[This review was taken from a column that I originally wrote for Out There Monthly].
I’ve written a number of times (here, here, and here) about the Ibex Dash Hybrid jacket. The jacket has a soft-shell wind and water resistant front made from “Climawool.” Climawool is a herringbone woven fabric that has many of the same qualities of Schoeller. The back of the jacket is made of a woven wool and spandex blend. So the front keeps the wind and moisture out, while the back of the jacket lets the heat escape while keeping you happy and warm.
I forever pledged my allegiance to the Dash Hybrid on a rainy 80 mile ride last fall where the average temperature was 38 degrees. I was damp but warm the entire time. No other jacket has ever performed like that for me.
The Dash Hybrid is a great jacket, so I was bummed when it fell out of the Ibex lineup a year ago. I wrote to Ibex and asked why they dumped the jacket. The response was that a new and better version was on the way in 2009. So, a couple months ago, when the 2009 Vim Hybrid was introduced, I wrote again to Ibex and asked if they would send me a jacket to review.
I’ve been using the jacket for a month or so and here’s the skinny. The Vim Hybrid ($195) is a great 3-season, all purpose jacket. Like all things Ibex, the jacket is extremely well-made, looks nice, and is super comfortable.
Unfortunately however, it’s not an improvement on the Dash Hybrid. The Vim Hybrid is a much thinner jacket than the Dash; I can’t get it to keep me warm in temperatures under 30 F without adding too many layers under it. For a cycling jacket, I want a form-fitting jacket that feels good with one or two thin layers underneath. With the Vim, to stay warm in the cold, I have to add too much bulk. The Dash, on the other hand, is weighted for colder weather. Two thin layers under the Dash are all I ever need to stay warm down to the teens.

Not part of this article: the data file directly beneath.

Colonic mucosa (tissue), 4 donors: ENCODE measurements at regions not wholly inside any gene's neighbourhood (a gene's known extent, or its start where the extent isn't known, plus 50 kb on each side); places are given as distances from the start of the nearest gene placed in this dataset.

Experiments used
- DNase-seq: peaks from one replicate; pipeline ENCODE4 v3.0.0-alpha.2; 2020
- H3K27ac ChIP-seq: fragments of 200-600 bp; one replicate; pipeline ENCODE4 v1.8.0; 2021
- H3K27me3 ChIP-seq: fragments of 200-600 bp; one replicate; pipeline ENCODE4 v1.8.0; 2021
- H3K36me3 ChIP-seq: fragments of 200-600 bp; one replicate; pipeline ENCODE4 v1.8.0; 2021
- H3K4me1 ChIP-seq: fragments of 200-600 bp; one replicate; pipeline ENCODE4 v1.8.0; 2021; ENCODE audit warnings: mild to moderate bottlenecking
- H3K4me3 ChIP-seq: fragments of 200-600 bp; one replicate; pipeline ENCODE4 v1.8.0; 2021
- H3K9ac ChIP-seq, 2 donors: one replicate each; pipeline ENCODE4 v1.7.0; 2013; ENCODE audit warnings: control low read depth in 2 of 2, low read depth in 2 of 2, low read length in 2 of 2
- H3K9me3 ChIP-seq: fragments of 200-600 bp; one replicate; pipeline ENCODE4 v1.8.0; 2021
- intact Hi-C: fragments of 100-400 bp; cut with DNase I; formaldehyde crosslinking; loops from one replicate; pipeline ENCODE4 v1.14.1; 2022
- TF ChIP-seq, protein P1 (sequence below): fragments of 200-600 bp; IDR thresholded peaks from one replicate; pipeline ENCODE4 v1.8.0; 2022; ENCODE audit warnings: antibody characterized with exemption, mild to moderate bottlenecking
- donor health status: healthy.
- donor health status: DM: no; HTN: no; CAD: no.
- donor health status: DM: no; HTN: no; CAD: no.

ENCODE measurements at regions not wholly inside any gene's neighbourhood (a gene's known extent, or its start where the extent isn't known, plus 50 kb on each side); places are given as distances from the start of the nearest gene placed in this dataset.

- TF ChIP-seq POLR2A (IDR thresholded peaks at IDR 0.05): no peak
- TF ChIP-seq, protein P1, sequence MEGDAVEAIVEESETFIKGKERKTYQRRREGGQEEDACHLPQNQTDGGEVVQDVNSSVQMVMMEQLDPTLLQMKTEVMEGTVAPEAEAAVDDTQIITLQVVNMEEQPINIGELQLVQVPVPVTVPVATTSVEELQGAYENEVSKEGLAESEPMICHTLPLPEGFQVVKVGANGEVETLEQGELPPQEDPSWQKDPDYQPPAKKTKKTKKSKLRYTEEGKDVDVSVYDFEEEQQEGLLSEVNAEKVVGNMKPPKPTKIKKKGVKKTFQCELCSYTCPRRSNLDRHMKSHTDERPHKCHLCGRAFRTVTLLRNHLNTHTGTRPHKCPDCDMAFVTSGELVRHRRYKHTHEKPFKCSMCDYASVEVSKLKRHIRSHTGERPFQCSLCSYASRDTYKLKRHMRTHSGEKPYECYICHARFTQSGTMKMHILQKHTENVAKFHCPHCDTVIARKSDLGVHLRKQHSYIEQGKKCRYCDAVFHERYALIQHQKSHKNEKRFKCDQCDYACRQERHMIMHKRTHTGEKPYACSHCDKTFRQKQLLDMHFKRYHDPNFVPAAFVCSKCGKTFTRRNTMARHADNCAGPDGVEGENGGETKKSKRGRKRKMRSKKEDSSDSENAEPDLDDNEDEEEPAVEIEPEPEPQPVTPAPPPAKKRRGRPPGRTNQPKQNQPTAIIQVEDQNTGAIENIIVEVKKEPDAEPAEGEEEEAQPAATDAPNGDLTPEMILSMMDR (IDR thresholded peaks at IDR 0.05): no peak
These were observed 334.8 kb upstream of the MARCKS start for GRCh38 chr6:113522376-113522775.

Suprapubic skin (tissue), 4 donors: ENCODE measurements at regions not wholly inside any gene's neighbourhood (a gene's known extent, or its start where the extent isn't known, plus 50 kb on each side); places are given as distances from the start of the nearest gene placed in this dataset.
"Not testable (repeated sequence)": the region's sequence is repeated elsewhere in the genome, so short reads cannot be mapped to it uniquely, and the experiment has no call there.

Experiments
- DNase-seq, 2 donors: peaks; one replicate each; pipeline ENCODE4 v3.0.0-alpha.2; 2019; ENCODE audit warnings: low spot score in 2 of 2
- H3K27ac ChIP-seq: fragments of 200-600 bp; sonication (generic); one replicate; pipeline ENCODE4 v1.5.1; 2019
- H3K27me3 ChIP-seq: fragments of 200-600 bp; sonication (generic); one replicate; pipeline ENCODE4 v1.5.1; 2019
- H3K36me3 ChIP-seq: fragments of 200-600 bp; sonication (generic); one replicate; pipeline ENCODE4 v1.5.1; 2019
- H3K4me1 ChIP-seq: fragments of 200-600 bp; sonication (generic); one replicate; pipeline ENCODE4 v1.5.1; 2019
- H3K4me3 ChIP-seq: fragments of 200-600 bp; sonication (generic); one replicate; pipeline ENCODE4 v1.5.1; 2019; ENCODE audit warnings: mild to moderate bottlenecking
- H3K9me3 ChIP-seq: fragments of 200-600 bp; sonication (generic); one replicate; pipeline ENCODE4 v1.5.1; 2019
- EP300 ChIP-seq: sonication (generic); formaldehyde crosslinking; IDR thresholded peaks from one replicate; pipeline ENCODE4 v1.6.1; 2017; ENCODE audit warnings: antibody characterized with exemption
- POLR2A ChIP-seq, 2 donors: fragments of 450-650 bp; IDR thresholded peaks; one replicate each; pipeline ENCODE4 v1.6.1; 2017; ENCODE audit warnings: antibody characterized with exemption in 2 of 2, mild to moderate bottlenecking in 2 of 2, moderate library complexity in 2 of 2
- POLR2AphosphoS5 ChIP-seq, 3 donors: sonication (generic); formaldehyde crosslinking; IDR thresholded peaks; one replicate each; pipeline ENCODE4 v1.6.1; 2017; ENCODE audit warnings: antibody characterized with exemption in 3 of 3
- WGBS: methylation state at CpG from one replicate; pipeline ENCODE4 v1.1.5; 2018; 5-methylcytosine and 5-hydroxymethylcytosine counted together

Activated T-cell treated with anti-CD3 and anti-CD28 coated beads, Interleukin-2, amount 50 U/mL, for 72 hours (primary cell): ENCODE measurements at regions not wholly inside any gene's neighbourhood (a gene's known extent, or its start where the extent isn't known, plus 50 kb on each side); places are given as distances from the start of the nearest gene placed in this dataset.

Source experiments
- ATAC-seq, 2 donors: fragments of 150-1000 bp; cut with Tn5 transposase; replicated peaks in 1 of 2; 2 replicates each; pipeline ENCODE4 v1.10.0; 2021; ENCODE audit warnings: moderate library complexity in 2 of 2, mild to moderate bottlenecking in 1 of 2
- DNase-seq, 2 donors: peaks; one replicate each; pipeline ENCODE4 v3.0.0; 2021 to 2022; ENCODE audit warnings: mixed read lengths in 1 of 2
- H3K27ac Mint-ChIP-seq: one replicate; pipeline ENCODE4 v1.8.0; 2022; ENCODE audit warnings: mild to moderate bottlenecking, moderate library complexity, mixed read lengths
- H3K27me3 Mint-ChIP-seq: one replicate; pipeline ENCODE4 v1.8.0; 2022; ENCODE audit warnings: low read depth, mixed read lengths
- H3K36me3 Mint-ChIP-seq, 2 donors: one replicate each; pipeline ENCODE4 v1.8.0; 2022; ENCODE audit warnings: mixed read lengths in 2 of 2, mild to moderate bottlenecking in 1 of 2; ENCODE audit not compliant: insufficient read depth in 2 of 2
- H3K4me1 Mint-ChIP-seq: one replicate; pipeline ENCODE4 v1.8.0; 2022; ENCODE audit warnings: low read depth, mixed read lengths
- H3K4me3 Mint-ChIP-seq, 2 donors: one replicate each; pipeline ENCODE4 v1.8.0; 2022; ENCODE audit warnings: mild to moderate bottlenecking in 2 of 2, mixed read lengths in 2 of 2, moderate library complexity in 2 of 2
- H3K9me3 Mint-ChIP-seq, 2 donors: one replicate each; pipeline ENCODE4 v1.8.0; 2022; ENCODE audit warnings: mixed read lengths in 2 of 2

Another disappointing aspect of the Vim Hybrid is that it’s not cycling specific. Unlike the Dash, which is cut a bit lower in the back, the Vim is a traditional cut, which exposes a bit of my lower back when I ride. The Vim also lacks the rear pocket. And instead of a small chest pocket the Dash has (perfect for a phone or an mp3 player), the Vim has two traditional hip pockets, which I think is the crummiest place for pockets on a cycling jacket.
I think the Vim would make a great 3-season, all-purpose jacket and I look forward to trying it out for early spring rides and trail running to see how it holds up to warmer and rainier days. But my plea to Ibex is to bring back the Dash Hybrid. The world needs a cycling-specific, technical, wool winter jacket, and the Vim is not it.